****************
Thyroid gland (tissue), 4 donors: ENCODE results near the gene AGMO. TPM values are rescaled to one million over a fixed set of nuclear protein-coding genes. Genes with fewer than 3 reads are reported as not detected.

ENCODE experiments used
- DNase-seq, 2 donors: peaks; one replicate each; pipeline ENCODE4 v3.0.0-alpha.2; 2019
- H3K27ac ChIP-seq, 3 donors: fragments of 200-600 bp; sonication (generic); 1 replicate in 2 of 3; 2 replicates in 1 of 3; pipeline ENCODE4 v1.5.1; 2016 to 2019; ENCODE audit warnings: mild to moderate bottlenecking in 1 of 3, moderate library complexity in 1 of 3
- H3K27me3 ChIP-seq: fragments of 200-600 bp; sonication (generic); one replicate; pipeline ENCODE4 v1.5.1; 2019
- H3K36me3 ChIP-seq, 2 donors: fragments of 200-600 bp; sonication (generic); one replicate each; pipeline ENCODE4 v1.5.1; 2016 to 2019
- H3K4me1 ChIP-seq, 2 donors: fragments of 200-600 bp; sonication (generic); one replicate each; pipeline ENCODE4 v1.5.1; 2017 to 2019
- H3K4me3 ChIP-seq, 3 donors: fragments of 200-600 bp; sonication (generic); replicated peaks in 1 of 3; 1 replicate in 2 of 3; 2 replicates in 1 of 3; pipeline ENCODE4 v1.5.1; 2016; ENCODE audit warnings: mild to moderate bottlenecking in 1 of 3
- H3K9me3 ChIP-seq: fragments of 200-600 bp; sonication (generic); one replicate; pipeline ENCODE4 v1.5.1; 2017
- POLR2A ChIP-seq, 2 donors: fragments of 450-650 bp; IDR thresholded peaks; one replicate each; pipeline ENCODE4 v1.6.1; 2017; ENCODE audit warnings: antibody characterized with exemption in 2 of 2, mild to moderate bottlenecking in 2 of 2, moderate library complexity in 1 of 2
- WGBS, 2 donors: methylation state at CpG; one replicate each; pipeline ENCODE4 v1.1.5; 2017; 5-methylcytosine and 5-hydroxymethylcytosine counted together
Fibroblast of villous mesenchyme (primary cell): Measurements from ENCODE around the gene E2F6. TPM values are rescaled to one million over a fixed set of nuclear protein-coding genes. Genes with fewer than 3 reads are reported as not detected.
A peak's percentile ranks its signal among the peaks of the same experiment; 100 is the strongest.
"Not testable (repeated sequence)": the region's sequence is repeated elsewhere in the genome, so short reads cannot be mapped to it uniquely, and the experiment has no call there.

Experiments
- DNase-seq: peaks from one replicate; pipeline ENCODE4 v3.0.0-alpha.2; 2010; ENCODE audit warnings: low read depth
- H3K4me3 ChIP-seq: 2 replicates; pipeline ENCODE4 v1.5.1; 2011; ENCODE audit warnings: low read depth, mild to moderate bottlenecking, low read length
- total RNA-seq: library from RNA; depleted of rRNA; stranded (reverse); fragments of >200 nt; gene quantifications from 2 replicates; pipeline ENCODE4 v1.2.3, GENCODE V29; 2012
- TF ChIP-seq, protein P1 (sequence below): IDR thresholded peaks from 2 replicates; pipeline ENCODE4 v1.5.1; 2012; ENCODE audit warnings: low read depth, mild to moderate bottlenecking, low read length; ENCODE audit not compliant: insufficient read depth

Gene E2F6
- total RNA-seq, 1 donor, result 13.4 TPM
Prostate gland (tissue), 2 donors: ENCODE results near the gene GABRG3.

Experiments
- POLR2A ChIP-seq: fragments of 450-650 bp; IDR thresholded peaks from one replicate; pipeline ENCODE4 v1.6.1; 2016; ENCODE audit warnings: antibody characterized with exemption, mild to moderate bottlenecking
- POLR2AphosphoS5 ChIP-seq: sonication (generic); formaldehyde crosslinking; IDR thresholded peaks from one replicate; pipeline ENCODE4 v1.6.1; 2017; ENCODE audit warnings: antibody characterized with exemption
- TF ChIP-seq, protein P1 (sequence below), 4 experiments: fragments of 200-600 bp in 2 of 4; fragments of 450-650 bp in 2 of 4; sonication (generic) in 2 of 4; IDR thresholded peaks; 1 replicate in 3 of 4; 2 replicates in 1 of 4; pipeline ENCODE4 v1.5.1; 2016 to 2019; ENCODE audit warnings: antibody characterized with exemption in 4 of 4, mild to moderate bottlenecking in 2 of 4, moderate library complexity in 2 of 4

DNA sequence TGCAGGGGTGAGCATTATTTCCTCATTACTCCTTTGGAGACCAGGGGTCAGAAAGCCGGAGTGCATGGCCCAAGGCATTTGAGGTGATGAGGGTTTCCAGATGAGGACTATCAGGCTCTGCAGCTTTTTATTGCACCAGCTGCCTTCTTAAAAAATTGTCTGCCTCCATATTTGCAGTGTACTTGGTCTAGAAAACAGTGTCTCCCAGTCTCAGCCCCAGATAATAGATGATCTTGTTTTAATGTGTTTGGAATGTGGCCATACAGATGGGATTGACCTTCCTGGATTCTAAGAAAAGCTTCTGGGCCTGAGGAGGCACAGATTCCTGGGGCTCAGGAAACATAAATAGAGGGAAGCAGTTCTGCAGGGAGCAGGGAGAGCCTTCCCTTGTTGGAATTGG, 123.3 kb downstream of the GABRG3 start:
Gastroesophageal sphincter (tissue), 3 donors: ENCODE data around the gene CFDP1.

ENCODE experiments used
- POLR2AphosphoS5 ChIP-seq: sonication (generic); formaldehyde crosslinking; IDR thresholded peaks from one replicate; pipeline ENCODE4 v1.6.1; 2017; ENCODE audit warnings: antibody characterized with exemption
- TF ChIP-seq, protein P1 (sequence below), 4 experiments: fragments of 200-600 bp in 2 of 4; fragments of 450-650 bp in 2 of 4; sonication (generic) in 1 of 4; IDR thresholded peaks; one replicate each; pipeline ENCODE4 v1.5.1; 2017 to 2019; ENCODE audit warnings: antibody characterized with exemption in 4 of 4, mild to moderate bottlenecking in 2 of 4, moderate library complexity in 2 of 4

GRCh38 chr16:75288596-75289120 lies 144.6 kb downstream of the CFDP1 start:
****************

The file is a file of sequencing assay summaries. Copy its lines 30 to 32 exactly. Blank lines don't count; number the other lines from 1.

- POLR2AphosphoS5 ChIP-seq: sonication (generic); formaldehyde crosslinking; IDR thresholded peaks from one replicate; pipeline ENCODE4 v1.6.1; 2017; ENCODE audit warnings: antibody characterized with exemption
- TF ChIP-seq, protein P1 (sequence below), 4 experiments: fragments of 200-600 bp in 2 of 4; fragments of 450-650 bp in 2 of 4; sonication (generic) in 1 of 4; IDR thresholded peaks; one replicate each; pipeline ENCODE4 v1.5.1; 2017 to 2019; ENCODE audit warnings: antibody characterized with exemption in 4 of 4, mild to moderate bottlenecking in 2 of 4, moderate library complexity in 2 of 4

GRCh38 chr16:75288596-75289120 lies 144.6 kb downstream of the CFDP1 start: